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Section6.7The Fundamental Theorem of Calculus

When we introduced the definite integral, we also learned about accumulation functions. An accumulation function is a function \(A\) defined as a definite integral from a fixed lower limit \(a\) to a variable upper limit where the integrand is a given rate function \(f\), \begin{equation*}A(x) = \int_a^x f(z)\, dz.\end{equation*} The motivation for such a function was that the definite integral computes the total change of a quantity when the rate of change is given.

The Fundamental Theorem of Calculus provides our guarantee that this makes valid mathematical sense. In particular, we will learn that the derivative of an accumulation function is the same rate function that was used to define the accumulation. Then knowing this fact will allow us to compute any definite integral for which we know an antiderivative of the integrand.


Most calculus textbooks test understanding of this concept with problems relating to differentiation, including the use of the chain rule.


Compute the following derivatives.

  1. \(\displaystyle \frac{d}{dx} \int_1^x e^{-z^2} \, dz\)
  2. \(\displaystyle \frac{d}{dx} \int_0^{\sqrt{x}} \frac{1}{\sqrt{z^4+1}} \, dz\)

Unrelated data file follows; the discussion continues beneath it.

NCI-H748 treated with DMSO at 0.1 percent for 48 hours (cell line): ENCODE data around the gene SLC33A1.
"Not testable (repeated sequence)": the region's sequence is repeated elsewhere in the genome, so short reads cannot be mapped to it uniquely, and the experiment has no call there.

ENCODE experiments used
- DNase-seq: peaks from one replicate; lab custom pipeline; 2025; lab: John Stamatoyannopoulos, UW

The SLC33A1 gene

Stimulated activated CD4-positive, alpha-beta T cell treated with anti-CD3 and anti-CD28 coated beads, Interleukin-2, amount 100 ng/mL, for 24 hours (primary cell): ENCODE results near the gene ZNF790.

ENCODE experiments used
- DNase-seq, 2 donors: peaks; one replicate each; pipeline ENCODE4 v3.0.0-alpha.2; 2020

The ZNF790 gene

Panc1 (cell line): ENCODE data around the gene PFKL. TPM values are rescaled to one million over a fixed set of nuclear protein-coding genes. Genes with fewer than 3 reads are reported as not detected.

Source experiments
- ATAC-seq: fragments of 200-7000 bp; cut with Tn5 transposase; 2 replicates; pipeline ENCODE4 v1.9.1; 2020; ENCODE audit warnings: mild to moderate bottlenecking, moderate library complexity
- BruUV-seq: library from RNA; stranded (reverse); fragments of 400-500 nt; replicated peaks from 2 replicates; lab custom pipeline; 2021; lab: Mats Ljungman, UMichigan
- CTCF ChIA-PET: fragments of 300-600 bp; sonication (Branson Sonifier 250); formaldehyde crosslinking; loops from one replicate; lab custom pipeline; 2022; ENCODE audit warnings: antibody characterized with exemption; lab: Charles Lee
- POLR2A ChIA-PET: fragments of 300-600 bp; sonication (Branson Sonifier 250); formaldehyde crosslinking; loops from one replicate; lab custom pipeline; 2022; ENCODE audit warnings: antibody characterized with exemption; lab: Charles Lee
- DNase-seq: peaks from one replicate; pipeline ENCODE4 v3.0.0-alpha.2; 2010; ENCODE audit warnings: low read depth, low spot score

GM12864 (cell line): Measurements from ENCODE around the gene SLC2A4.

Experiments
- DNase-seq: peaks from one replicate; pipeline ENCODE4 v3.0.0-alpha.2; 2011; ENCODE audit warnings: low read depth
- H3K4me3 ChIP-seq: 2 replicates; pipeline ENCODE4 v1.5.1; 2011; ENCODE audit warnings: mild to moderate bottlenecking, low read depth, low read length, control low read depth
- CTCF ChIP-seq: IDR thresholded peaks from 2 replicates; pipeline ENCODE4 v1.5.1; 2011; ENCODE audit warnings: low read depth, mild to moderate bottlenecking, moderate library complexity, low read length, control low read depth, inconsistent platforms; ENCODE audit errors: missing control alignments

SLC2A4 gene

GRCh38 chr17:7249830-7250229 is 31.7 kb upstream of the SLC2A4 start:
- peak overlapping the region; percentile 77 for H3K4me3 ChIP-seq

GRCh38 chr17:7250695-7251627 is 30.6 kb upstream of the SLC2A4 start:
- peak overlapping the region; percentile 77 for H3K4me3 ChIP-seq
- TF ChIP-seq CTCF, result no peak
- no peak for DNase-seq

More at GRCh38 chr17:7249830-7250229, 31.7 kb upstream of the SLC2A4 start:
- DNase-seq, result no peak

3. \(\displaystyle \frac{d}{dx} \int_{x}^{x^2} \sin(\cos(z))\, dz\)

Conceptually, it is more important to recognize that definite integrals represent evaluation of accumulation functions and know that those accumulation functions are antiderivatives of the integrand. This leads to the second half of the Fundamental Theorem of Calculus, the evaluation of definite integrals using any known antiderivative.


The evaluation of definite integrals using the change in an antiderivative occurs so frequently that a notation has been adopted to represent this process. Given any function \(F(x)\), the notation \(\big[ F(x) \big]_{a}^{b}\) means evaluate the change of the expression when \(x\) goes from \(a\) to \(b\): \begin{equation*}\big[ F(x) \big]_{a}^{b} = F(b) - F(a).\end{equation*} When the formula for \(F(x)\) is simple, the brackets can be dropped and replaced by a vertical bar on the right, \begin{equation*} F(x) \big|_a^b = F(b) - F(a).\end{equation*}

Applications of the Fundamental Theorem of Calculus to evaluate a definite integral generally involve two steps. First, identify an antiderivative. Second, evaluate the change in that antiderivative. The evaluation notation described above allows us to represent these two steps when we acknowledge we are using this theorem.


Evaluate \(\displaystyle \int_1^4 x^2 \, dx\).


Evaluation of definite integrals involves recognizing antiderivatives and then evaluating their change.


\begin{align*} \displaystyle \int_0^\pi \sin(x) \, dx & \overset{{\mathrm{FTC}}}{=} \big[-\cos(x)\big]_{0}^{\pi}\\ &= -\cos(\pi) - -\cos(0) \\ &= -(-1) - -(1) = 2 \end{align*}


\begin{align*} \displaystyle \int_1^2 e^{3x} \, dx & \overset{{\mathrm{FTC}}}{=} \big[\frac{1}{3}e^{3x}\big]_{1}^{2}\\ &= \frac{1}{3}e^{6} - \frac{1}{3}e^{3} \\ &= \frac{e^6-e^3}{3} \end{align*}